Acting Director General of the CDC, Lieutenant Colonel Kester Craig, in his remarks, said that Guyana, like any other country, is vulnerable to the impacts of natural and manmade hazards. Noting that the country and the Caribbean is facing the phenomenon of climate change and its influence on the growing occurrences of extreme and unpredictable weather patterns, the Director General said that the country must work to  enhance its collective capacity to be able to provide effective response to emergencies and disasters at all levels.

“We sought to address this issue through the strengthening of our institutional capacity. In doing so, it was recognised that collaboration with the CDC and all critical stakeholders was important to complete such a task. These two courses provided the participants with the model tools for command, Control, Prioritisations and Coordination of response to manmade and natural disasters. The training also provided the participants with the skills and knowledge to coordinate the efforts of agencies as they work toward the common goal of stabilising incidents and protecting life, property and the environment,” he said.

Many of the participants, he said, will be deployed over the Mashramani period in accordance with the Mass Casualty Management and Evacuation Plans that were developed by the CDC and its partners for mass gatherings.

PAHO/ WHO Country Representative, Dr. William Adu-Krow, in his brief remarks, said that the organisation recognises Government’s commitment to disaster risk management and MSM, as he noted that the body stands ready to lend its support for capacity building initiatives such as these.

“This collaboration certainly augers well for our prepositioning of preparedness and indication of Government’s commitment to the strengthening of the capacity to deal with mass casualty events. We believe that these courses will have a direct impact on enhancing the technical capacity of our professionals to react effectively to mass casualty events. These put us at an advantage because these esteemed professionals can now plan, organise and execute trainings in all of the administrative regions in Guyana. It is important to develop our human capacity to confront any mass casualty that we may face and PAHO will work with you,” he said.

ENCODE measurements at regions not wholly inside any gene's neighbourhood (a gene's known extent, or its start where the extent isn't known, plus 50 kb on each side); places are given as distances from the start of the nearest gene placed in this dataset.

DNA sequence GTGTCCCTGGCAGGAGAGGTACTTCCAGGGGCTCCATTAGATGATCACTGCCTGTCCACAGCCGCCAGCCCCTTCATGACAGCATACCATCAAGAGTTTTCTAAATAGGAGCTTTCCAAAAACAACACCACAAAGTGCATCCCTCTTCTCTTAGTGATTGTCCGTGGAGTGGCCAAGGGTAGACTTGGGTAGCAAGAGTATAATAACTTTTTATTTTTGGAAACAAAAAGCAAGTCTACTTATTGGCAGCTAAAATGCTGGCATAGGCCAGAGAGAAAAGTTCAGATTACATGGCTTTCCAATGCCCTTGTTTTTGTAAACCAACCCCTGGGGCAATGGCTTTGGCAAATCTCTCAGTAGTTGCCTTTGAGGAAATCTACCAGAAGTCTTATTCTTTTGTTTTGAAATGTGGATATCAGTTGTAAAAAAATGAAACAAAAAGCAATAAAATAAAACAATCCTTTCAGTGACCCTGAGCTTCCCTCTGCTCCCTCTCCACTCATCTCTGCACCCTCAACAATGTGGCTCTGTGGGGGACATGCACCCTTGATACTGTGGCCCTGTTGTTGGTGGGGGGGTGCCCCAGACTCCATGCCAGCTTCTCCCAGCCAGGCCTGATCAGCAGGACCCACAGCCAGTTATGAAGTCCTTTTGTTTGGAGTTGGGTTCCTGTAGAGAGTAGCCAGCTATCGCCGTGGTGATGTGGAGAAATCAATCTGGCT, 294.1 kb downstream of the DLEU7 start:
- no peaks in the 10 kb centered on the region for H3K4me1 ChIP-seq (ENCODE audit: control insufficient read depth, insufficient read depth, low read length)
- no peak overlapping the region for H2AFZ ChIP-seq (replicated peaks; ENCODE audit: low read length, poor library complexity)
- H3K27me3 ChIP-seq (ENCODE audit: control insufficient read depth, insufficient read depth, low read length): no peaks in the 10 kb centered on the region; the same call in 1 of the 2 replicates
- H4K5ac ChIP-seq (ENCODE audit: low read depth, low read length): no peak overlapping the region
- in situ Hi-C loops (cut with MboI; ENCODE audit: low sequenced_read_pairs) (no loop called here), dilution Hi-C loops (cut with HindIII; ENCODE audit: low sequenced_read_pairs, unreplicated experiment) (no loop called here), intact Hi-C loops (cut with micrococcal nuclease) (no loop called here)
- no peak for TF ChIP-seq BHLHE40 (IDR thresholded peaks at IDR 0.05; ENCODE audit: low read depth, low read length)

Ms. Lilian Chatterjee, Canadian High Commissioner to Guyana, in her remarks said that Canada has been a partner to the Caribbean and Guyana in providing support for disaster response and risk management and will continue to do so. “I must commend the organisers for arranging this particularly at a time when we here in the Caribbean are dealing with the effects with climate change. The Caribbean is seen as one of the most exposed regions to natural disasters. Canada remains committed to helping the Caribbean rebuild better and stronger for the future. We are working to improve the capacities of countries in the response to natural disasters and to reduce their impact on the people,” she said.

Dr. Karen Boyle, Deputy Chief Medical Officer of the Ministry of Public Health, who offered remarks on behalf of Minister within the Ministry, Dr. Karen Cummings, said that this workshop highlights the importance that is being placed on disaster preparedness by the responsible agencies. “This programme is important for the ongoing efforts by all concerned stakeholders to enhance the resiliency of our nation. The invaluable support provided by PAHO/ WHO must be commended.  There is no substitute for preparation. The importance of public health strategies and the maximising of the benefits for the community as a whole cannot be underestimated. Emergency plans must be well designed and properly tested. The MOPH recognises that it will have a critical role to play in any disaster occurrence and therefore welcomes any opportunity to enhance training and capacity,” she said.